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Google's healthcare ambitions — the ultimate second opinion

I’ve been trying to elucidate Google’s rumored healthcare plans for quite some time now. Google’s plans are outlined in these two posts on Google’s blog: How do you know you’re getting the best care possible? and Is there a doctor in the family?.

The post titles lay it out pretty well. Google wants to be your trusted source of information in health matters. Is you surgeon’s recommended knee surgery the best option? Which drugs are best for your form of diabetes? etc.

There’s been a shift in the past 50 years away from the doctor-centric model of healthcare to one in which patients expect, and demand, better information and control over their treatments. Google’s not the first to try this, but they weren’t the first search engine either – we’ll see if they can’t fix health information the same way they fixed search.

3 COMMENTS

  1. Evolving “away: fron a doctor centric model is already a major trend in the treatment of diabetes. Surveys of physicians by my company, ChangeWave, have shown this trend to be accelerating over the past five years. And, by driving the creaiton of new products and services, benefits patients and investors.

    Patient choice and convenience, which drives patient choice, is not well understood on Wall Street. Street analysts often rely on anecdotal feedback from endocrinologists specializing in diabetes and on the insight provided by consultants such as David Kliff, write of the Diabetic Investor. Many of these analysts are also former scientists. These folks are into sciences, and the precision of treatment regimens, and in the case of the practicing physicians, the treatment protocols they have developed, understand and use with success. All of this adds up to a bias against new products and a near complete disdain for patient convenience.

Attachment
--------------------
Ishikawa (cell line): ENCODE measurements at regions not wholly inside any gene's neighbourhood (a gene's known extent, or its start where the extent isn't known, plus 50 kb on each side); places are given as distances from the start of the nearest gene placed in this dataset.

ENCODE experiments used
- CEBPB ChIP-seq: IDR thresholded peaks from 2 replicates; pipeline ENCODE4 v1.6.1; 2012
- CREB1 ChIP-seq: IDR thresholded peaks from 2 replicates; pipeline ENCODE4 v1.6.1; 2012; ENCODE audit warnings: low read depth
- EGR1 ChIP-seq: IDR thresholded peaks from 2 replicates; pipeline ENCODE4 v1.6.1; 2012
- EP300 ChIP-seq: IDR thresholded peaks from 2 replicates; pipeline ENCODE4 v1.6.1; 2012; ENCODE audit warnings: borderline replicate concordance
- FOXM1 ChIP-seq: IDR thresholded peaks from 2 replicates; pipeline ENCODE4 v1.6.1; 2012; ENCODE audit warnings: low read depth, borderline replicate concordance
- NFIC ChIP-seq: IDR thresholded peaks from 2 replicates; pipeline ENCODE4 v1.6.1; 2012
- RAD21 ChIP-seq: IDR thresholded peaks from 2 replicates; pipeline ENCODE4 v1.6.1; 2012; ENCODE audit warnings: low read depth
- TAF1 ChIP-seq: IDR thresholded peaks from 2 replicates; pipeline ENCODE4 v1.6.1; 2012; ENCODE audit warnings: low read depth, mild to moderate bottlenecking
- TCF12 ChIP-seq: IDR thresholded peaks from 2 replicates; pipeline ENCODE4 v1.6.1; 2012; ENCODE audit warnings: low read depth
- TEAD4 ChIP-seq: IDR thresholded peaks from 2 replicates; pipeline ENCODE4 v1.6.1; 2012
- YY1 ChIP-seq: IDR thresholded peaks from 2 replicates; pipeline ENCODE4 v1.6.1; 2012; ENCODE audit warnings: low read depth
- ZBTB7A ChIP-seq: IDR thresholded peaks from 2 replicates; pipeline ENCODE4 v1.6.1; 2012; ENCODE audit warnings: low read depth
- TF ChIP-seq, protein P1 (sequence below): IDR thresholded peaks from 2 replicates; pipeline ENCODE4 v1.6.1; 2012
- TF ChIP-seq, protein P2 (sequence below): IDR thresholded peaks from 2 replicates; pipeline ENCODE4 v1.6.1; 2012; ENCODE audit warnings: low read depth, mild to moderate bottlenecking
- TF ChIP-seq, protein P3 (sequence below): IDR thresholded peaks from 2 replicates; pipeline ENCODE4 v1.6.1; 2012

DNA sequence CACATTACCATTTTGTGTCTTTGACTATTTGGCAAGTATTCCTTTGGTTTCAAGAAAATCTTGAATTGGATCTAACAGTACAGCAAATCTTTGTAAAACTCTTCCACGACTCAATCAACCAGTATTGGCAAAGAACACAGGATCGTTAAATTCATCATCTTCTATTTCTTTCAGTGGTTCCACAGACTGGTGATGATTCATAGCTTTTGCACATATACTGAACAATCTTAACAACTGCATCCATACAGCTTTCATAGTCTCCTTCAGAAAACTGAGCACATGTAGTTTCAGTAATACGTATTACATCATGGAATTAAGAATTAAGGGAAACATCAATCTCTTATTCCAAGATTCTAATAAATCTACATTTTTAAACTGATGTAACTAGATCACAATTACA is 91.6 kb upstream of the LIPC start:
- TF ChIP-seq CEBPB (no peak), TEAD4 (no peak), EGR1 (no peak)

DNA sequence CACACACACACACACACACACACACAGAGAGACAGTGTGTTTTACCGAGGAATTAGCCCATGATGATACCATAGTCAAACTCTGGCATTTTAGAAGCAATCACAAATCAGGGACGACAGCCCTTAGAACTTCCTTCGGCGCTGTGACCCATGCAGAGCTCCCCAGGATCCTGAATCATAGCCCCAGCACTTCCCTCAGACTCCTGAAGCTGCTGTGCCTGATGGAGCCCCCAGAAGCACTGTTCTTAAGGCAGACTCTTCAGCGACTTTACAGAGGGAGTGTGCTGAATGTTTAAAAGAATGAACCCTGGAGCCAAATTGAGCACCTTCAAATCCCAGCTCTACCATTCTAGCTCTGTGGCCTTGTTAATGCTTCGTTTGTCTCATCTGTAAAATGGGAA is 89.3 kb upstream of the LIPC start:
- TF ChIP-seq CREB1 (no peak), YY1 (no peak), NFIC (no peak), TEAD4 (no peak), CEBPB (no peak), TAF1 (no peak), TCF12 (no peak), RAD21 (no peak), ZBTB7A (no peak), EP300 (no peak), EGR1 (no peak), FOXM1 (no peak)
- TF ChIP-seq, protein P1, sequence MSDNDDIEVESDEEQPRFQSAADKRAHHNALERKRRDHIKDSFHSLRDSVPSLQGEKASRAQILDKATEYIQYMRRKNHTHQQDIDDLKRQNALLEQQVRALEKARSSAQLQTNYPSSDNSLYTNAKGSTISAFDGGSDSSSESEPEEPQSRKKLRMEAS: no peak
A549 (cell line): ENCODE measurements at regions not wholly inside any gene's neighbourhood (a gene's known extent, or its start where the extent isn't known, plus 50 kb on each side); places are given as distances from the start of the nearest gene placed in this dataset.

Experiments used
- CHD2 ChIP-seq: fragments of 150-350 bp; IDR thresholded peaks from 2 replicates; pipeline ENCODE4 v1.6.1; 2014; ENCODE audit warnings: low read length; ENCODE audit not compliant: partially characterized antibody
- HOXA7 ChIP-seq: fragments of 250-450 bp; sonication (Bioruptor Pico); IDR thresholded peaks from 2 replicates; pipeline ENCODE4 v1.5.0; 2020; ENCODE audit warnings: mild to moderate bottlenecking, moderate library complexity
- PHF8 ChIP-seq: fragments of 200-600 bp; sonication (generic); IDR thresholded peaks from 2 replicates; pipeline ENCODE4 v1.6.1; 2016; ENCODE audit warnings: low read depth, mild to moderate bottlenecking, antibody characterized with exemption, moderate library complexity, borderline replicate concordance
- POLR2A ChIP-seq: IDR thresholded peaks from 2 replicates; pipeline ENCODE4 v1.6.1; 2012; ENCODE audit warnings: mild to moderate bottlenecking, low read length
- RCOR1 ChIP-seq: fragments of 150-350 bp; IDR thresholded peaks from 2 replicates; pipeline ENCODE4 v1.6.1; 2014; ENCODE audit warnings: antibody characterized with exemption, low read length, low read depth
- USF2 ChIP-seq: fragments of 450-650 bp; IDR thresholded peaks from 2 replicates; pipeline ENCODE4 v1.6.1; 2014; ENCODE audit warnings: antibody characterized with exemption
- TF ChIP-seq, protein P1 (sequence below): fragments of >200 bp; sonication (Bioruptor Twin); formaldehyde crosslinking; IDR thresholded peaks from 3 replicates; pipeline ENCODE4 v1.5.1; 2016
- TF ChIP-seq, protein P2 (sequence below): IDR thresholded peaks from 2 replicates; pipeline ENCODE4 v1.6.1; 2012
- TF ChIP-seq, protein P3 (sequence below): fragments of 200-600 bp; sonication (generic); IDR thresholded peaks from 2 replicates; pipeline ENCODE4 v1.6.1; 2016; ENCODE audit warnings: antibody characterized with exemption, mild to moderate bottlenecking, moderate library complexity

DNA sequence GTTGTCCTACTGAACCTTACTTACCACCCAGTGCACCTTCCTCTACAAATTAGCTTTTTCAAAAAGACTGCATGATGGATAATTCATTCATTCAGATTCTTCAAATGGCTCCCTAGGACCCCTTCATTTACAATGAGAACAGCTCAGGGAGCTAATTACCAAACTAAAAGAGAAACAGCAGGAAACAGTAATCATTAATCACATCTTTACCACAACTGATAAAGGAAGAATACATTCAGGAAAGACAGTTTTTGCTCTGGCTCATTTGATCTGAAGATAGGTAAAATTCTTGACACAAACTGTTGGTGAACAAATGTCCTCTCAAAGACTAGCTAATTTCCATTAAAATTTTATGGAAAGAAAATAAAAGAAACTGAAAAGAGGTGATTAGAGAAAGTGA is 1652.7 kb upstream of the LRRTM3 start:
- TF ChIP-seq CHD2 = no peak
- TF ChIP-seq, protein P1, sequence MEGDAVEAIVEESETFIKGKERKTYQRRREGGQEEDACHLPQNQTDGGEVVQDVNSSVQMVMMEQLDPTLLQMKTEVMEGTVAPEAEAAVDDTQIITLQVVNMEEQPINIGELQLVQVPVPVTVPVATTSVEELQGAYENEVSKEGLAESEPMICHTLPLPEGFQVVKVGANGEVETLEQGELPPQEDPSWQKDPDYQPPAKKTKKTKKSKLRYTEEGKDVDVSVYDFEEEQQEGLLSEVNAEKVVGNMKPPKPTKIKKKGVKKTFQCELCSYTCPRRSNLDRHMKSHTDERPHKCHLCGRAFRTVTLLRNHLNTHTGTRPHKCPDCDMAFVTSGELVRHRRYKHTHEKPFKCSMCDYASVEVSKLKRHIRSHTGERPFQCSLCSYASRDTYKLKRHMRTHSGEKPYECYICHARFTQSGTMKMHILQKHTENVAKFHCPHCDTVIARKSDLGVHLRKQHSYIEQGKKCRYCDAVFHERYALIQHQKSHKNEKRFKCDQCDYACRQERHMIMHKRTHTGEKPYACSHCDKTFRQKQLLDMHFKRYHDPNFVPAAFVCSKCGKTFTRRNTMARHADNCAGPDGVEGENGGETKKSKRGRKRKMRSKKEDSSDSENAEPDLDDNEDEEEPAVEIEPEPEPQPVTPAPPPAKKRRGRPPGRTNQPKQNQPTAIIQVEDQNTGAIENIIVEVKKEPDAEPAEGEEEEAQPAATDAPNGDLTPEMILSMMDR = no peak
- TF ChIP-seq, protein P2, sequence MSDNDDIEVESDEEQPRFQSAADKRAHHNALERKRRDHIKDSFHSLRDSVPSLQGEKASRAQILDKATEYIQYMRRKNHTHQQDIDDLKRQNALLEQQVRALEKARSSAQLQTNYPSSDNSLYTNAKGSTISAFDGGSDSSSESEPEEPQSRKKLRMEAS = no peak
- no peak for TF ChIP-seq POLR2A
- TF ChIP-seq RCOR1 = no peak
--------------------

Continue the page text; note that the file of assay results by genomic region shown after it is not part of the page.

Patient convenience is very, very important, not just in determining what products may win in the marketplace but in driving the most important ingredient in diabetes treatment – patience compliance with prescribed treatment regimens. For example, diabetics should test their blood sugar at least four times a day; the average patient in the US tests less than four times a week.

    A great example of how this troika of experts on Wall Street can miss things is the blockbuster drug Byetta from Amylin (AMLN). ChangeWave surveys showed the drug would be a runaway hit; the experts said no. We were right; they were wrong; the stock has nearly tripled since Byetta hit the market. What the average doctor understood was the convenience of predictable, twice a day pen based injections, rather than fumbling with pills at various times of the day, and the loss of weight by patients, when most diabetics gain weight on their meds, would make it a hit.

    The bottom line: more informatoin means more choice and with that, success.

  2. In doctors’ point of view that will be hell. Patients holding an abundance of, sometimes incorrect information. Every consultation will take ages just discussing with the patient.

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